The Navy is establishing a new deputy assistant secretary role that will focus on sustainment, according to a top service official.
Navy acquisition chief Hondo Geurts during a roundtable at the Pentagon today told reporters the service will officially stand up the position Oct. 1. The individual will report to Geurts.
He or she will "have oversight of that function from a policy and oversight activity much like we do for acquisition programs," Geurts told reporters.
"That won't fundamentally change . . . [where] the work [is] getting done in the case of ship depot maintenance -- largely through [Naval Sea Systems Command chief Adm. Tom Moore]'s team," he continued.
Geurts noted the new role's creation follows a provision in the report accompanying the fiscal year 2019 defense authorization bill that places sustainment under his purview as the assistant secretary of the Navy for research, development and acquisition.
While Geurts did not disclose who would fill the deputy assistant secretary job, he said work establishing the new post is ongoing.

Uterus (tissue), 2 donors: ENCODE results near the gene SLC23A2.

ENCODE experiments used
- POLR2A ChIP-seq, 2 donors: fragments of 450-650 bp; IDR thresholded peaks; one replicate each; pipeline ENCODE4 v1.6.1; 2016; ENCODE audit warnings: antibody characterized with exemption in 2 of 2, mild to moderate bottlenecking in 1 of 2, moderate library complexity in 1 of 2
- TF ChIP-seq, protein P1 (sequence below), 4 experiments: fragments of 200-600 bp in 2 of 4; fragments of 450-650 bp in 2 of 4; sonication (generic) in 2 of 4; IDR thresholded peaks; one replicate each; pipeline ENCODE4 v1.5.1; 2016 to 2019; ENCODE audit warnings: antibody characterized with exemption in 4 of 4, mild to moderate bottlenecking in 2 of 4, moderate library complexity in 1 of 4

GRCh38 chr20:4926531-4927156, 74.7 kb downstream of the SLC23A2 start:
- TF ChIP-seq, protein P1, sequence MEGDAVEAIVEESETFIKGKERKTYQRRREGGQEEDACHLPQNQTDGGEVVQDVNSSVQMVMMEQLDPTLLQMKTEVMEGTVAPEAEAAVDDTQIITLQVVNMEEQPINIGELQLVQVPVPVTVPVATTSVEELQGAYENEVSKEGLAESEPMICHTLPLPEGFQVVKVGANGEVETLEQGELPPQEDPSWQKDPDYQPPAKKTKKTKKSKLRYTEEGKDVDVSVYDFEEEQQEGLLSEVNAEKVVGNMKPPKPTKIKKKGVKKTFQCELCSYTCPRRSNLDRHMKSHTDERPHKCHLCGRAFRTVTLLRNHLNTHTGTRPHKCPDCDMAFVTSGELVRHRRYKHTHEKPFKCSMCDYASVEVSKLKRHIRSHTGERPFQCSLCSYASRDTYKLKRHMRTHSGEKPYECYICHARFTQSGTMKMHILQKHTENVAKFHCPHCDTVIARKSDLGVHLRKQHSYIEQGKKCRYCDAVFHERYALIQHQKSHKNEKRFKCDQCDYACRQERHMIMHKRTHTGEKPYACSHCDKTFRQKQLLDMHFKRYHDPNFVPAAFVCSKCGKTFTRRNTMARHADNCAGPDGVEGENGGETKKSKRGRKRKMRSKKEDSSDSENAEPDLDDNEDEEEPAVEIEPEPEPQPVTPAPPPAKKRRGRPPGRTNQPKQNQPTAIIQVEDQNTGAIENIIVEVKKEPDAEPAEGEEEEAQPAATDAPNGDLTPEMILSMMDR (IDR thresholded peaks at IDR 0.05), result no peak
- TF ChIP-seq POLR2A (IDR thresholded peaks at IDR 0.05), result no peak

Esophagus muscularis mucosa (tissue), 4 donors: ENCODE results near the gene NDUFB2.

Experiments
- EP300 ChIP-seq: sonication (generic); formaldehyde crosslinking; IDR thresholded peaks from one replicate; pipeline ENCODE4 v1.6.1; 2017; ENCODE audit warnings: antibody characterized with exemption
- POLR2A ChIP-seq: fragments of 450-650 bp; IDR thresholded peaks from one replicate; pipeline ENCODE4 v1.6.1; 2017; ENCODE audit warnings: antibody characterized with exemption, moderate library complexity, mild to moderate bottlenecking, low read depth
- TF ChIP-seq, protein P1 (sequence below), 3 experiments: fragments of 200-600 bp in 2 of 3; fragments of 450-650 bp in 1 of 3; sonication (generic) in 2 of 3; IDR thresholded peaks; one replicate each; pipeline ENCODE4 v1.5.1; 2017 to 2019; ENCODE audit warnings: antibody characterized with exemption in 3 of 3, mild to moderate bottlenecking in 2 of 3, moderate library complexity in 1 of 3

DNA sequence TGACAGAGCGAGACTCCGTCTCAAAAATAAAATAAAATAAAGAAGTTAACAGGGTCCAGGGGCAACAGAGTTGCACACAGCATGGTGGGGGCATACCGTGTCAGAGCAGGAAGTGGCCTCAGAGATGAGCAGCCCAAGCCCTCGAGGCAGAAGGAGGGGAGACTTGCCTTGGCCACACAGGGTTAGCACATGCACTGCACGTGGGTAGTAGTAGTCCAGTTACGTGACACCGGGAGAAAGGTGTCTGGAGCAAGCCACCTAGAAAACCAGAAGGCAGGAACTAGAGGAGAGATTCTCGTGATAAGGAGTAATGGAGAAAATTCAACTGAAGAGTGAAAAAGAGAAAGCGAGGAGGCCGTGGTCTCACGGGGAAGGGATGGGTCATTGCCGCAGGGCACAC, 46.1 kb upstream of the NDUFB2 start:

"What's particularly I think encouraging from my perspective is it will also let us continue to draw the research and development functions, the acquisition functions, and the sustainment functions closer together and so that we can ensure we're fully leveraging all the things we're doing in science and technology and [research and development] to help sustainment," he said.
The Navy will be "taking lessons learned from sustainment into new construction and then more closely linking new construction to the sustainment through life-support activities, so we don't get a handoff or issues there," Geurts added.
The Navy's decision to form the new deputy assistant secretary role also comes as the service grapples with ship maintenance issues like a submarine maintenance logjam that has caught lawmakers' attention.
House appropriators earlier this year directed the Navy to shift $653 million from its Virginia-class submarine account to operations and maintenance. The Navy in its annual unfunded priorities list estimated the cost to service three of its Los Angeles-class submarines awaiting maintenance availabilities at $653 million.